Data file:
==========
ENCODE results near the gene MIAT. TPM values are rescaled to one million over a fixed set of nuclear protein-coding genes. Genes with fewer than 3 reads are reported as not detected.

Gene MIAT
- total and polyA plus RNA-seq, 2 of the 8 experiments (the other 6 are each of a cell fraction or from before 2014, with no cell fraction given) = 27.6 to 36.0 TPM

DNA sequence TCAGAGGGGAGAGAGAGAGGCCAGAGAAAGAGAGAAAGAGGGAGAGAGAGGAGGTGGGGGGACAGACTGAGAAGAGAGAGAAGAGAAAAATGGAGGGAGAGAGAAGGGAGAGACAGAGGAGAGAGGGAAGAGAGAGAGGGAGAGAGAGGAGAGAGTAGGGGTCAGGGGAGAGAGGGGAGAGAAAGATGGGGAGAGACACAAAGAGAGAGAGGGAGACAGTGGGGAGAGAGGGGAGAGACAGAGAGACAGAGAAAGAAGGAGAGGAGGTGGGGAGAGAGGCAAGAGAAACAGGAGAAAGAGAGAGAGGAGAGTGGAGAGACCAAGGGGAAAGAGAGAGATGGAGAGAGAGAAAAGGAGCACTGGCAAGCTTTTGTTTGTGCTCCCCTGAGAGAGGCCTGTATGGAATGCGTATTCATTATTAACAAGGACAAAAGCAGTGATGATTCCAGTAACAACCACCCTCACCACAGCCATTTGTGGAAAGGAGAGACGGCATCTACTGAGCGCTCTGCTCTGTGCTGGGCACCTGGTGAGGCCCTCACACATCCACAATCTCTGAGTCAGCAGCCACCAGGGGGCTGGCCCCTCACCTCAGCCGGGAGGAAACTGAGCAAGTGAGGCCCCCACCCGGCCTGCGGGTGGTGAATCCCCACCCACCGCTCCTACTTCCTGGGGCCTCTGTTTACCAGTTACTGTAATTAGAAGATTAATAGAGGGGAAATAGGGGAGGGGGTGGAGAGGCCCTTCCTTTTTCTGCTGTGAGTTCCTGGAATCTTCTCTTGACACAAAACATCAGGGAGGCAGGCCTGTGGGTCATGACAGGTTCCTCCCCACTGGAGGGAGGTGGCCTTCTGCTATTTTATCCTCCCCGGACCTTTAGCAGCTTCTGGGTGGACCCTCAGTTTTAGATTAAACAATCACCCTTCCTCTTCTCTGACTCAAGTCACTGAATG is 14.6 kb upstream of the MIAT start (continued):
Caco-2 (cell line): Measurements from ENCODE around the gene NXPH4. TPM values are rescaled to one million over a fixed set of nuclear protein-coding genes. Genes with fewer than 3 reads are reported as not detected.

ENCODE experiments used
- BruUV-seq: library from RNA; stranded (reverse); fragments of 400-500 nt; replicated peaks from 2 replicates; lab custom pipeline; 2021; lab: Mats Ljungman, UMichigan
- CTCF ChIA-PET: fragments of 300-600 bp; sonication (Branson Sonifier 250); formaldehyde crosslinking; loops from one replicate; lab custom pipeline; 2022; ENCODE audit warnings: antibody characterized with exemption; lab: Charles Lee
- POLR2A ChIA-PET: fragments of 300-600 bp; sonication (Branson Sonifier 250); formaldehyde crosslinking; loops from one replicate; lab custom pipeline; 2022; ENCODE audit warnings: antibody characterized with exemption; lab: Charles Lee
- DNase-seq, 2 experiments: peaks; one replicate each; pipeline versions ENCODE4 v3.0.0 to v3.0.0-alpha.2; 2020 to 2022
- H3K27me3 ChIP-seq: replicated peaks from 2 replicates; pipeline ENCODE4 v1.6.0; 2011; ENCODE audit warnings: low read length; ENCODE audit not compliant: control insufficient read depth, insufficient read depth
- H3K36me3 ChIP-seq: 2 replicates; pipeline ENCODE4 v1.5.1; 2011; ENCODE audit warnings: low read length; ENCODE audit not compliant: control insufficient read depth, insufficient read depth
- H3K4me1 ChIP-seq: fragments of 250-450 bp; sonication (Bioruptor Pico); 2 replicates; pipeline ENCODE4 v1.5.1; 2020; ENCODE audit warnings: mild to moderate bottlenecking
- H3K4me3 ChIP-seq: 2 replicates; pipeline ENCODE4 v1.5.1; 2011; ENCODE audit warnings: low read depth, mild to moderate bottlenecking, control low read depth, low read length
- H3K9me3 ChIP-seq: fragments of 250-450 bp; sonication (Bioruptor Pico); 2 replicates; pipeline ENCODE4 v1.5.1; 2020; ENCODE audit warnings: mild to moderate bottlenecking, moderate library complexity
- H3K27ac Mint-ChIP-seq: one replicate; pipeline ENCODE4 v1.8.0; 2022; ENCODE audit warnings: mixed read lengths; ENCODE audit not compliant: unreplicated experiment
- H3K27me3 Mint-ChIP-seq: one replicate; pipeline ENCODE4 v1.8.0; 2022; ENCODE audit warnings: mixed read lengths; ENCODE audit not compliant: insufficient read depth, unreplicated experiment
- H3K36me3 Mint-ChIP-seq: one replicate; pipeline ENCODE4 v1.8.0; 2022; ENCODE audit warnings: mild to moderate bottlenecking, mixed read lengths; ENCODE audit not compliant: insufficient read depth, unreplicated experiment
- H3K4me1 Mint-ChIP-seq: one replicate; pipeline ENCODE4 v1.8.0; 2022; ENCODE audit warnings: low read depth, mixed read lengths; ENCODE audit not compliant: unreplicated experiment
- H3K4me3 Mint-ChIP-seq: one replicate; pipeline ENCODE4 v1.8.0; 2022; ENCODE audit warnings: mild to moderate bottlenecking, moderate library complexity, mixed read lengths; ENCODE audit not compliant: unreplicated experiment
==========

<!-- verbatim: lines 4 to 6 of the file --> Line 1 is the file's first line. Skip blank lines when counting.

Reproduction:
DNA sequence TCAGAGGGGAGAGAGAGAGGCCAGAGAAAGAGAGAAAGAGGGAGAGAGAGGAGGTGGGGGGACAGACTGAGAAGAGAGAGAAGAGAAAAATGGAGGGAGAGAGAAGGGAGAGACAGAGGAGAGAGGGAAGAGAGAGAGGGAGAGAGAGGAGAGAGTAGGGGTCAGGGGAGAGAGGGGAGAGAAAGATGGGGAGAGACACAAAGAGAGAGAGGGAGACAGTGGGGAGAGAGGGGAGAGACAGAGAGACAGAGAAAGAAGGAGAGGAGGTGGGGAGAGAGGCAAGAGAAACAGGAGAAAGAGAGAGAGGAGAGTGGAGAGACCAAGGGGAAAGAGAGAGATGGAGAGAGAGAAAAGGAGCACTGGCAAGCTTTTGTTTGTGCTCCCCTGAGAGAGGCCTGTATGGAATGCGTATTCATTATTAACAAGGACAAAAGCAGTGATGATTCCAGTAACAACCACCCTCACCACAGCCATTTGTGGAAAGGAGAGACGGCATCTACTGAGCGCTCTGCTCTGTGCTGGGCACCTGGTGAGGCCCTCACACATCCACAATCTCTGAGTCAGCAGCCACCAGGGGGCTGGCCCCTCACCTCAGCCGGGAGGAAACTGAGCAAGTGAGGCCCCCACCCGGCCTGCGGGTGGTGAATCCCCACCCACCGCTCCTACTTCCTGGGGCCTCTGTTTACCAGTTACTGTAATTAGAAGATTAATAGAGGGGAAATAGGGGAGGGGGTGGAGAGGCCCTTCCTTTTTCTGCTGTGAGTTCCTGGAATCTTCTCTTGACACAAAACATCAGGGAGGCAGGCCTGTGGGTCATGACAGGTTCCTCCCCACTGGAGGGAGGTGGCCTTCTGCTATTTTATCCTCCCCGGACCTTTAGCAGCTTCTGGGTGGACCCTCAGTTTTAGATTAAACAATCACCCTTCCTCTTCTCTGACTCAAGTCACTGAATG is 14.6 kb upstream of the MIAT start (continued):
Caco-2 (cell line): Measurements from ENCODE around the gene NXPH4. TPM values are rescaled to one million over a fixed set of nuclear protein-coding genes. Genes with fewer than 3 reads are reported as not detected.

ENCODE experiments used